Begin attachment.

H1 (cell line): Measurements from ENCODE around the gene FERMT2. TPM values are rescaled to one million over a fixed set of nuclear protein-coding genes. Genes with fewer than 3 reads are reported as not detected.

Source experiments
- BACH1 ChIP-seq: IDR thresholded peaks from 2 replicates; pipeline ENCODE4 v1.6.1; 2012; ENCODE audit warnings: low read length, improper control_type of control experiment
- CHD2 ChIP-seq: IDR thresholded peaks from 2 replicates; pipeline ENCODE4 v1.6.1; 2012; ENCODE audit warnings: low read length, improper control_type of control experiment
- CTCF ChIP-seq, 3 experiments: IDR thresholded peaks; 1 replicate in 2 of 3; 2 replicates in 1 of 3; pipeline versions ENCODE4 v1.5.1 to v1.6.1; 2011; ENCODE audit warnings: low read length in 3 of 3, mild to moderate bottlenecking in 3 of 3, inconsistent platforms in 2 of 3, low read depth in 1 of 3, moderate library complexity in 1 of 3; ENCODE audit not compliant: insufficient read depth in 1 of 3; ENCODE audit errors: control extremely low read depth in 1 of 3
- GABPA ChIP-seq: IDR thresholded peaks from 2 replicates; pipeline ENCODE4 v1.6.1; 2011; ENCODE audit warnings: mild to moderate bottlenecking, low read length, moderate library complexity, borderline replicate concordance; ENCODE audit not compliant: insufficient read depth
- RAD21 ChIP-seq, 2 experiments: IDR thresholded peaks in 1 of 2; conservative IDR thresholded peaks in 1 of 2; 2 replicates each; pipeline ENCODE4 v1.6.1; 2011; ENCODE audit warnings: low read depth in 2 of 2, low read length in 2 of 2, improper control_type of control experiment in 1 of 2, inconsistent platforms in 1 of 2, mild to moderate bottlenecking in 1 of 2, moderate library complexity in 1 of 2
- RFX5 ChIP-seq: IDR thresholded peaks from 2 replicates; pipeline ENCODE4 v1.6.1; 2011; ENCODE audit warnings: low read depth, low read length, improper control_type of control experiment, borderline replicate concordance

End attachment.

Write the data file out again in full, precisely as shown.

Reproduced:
H1 (cell line): Measurements from ENCODE around the gene FERMT2. TPM values are rescaled to one million over a fixed set of nuclear protein-coding genes. Genes with fewer than 3 reads are reported as not detected.

Source experiments
- BACH1 ChIP-seq: IDR thresholded peaks from 2 replicates; pipeline ENCODE4 v1.6.1; 2012; ENCODE audit warnings: low read length, improper control_type of control experiment
- CHD2 ChIP-seq: IDR thresholded peaks from 2 replicates; pipeline ENCODE4 v1.6.1; 2012; ENCODE audit warnings: low read length, improper control_type of control experiment
- CTCF ChIP-seq, 3 experiments: IDR thresholded peaks; 1 replicate in 2 of 3; 2 replicates in 1 of 3; pipeline versions ENCODE4 v1.5.1 to v1.6.1; 2011; ENCODE audit warnings: low read length in 3 of 3, mild to moderate bottlenecking in 3 of 3, inconsistent platforms in 2 of 3, low read depth in 1 of 3, moderate library complexity in 1 of 3; ENCODE audit not compliant: insufficient read depth in 1 of 3; ENCODE audit errors: control extremely low read depth in 1 of 3
- GABPA ChIP-seq: IDR thresholded peaks from 2 replicates; pipeline ENCODE4 v1.6.1; 2011; ENCODE audit warnings: mild to moderate bottlenecking, low read length, moderate library complexity, borderline replicate concordance; ENCODE audit not compliant: insufficient read depth
- RAD21 ChIP-seq, 2 experiments: IDR thresholded peaks in 1 of 2; conservative IDR thresholded peaks in 1 of 2; 2 replicates each; pipeline ENCODE4 v1.6.1; 2011; ENCODE audit warnings: low read depth in 2 of 2, low read length in 2 of 2, improper control_type of control experiment in 1 of 2, inconsistent platforms in 1 of 2, mild to moderate bottlenecking in 1 of 2, moderate library complexity in 1 of 2
- RFX5 ChIP-seq: IDR thresholded peaks from 2 replicates; pipeline ENCODE4 v1.6.1; 2011; ENCODE audit warnings: low read depth, low read length, improper control_type of control experiment, borderline replicate concordance